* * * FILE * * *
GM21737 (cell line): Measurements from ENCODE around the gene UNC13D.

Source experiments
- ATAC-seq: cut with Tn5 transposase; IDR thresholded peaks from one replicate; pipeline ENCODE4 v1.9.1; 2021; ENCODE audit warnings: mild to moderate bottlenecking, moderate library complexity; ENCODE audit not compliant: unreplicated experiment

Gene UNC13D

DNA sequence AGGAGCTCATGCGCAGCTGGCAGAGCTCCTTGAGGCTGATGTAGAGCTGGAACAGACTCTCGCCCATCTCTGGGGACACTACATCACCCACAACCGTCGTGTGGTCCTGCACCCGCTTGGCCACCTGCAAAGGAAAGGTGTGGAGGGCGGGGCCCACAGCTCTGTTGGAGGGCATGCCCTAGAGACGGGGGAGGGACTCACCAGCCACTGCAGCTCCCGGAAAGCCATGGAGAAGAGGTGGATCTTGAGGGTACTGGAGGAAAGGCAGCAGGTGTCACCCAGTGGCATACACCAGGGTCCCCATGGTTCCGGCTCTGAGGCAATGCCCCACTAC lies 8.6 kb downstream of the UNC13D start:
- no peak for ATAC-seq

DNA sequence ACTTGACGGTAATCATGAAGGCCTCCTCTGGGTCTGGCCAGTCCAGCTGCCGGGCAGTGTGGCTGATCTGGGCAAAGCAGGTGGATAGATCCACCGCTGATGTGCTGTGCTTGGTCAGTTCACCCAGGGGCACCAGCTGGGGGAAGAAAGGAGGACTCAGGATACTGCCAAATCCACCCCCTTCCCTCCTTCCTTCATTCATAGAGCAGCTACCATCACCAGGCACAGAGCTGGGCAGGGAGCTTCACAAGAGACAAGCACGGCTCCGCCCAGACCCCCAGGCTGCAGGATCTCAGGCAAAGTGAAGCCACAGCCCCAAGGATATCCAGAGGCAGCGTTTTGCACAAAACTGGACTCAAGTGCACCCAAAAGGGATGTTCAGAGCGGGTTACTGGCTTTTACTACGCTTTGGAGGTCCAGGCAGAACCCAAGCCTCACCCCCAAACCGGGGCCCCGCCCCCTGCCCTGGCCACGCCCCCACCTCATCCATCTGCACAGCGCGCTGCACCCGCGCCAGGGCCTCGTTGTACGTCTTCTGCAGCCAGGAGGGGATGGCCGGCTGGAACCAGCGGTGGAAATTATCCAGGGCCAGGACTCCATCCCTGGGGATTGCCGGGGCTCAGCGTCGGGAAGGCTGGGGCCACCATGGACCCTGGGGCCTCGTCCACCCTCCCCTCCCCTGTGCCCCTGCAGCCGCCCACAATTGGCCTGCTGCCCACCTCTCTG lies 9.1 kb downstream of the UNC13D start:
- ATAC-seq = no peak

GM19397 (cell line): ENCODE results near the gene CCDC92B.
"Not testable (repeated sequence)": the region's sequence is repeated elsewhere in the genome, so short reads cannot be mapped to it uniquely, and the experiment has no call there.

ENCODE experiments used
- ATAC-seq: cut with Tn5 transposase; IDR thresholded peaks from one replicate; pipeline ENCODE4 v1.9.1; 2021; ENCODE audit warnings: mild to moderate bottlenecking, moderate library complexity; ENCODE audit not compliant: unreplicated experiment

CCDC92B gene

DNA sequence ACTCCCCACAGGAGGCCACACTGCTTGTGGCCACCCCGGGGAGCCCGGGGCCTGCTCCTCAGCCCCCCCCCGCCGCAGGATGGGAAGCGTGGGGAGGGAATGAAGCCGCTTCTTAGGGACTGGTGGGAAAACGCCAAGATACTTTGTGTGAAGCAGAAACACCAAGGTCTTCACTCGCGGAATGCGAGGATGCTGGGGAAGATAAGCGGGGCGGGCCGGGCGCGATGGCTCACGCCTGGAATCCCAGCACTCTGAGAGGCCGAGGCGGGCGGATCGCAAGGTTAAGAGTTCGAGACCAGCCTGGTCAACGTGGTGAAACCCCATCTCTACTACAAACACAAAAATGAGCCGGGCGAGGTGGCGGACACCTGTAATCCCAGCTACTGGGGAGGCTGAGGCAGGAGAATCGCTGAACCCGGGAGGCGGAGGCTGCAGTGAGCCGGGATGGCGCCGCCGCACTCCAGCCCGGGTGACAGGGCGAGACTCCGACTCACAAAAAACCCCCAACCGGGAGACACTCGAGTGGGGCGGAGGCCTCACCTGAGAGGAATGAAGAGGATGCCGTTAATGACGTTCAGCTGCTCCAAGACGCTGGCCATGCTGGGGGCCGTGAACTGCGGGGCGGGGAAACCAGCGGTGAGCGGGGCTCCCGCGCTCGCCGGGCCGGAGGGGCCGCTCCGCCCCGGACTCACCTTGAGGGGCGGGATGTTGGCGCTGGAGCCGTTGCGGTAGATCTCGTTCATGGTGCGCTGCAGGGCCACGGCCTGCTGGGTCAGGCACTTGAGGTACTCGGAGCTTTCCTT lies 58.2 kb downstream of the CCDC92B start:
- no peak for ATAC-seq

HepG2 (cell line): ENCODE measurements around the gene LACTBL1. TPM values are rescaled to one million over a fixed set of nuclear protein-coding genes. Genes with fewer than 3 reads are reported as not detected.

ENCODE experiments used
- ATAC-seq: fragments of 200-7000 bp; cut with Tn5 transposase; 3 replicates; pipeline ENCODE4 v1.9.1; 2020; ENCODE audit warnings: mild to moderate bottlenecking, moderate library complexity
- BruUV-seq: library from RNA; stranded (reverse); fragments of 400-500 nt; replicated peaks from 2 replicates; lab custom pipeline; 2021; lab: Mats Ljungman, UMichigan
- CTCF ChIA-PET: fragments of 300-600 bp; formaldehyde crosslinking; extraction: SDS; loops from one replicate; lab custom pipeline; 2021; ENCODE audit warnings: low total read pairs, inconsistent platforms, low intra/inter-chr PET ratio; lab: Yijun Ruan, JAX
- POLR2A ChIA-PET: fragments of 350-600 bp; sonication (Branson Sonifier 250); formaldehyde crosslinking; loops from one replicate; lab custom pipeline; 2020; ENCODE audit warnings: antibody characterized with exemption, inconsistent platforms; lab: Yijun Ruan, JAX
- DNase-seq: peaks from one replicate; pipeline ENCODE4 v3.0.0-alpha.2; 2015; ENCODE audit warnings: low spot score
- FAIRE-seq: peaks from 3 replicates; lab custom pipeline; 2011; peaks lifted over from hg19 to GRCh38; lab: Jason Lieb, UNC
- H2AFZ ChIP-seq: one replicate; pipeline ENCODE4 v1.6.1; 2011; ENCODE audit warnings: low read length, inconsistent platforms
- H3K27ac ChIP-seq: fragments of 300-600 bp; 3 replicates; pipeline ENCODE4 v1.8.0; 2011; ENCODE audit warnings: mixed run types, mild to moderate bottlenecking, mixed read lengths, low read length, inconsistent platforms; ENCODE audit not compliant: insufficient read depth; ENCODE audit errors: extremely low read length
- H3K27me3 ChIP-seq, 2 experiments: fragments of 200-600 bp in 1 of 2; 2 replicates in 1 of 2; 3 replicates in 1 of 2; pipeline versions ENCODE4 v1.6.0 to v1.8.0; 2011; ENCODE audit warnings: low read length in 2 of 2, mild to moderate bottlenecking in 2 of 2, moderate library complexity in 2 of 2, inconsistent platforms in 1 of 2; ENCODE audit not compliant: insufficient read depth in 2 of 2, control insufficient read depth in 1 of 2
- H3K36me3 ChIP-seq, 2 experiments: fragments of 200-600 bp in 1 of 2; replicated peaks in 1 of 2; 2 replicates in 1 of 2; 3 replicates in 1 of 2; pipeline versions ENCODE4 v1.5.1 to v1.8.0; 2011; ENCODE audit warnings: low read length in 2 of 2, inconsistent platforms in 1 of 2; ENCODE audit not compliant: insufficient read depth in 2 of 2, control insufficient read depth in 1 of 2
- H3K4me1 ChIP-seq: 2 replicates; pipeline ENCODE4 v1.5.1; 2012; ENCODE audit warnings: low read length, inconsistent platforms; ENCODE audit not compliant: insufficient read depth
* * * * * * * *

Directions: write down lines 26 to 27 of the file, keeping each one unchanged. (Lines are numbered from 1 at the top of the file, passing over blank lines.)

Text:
- H3K27me3 ChIP-seq, 2 experiments: fragments of 200-600 bp in 1 of 2; 2 replicates in 1 of 2; 3 replicates in 1 of 2; pipeline versions ENCODE4 v1.6.0 to v1.8.0; 2011; ENCODE audit warnings: low read length in 2 of 2, mild to moderate bottlenecking in 2 of 2, moderate library complexity in 2 of 2, inconsistent platforms in 1 of 2; ENCODE audit not compliant: insufficient read depth in 2 of 2, control insufficient read depth in 1 of 2
- H3K36me3 ChIP-seq, 2 experiments: fragments of 200-600 bp in 1 of 2; replicated peaks in 1 of 2; 2 replicates in 1 of 2; 3 replicates in 1 of 2; pipeline versions ENCODE4 v1.5.1 to v1.8.0; 2011; ENCODE audit warnings: low read length in 2 of 2, inconsistent platforms in 1 of 2; ENCODE audit not compliant: insufficient read depth in 2 of 2, control insufficient read depth in 1 of 2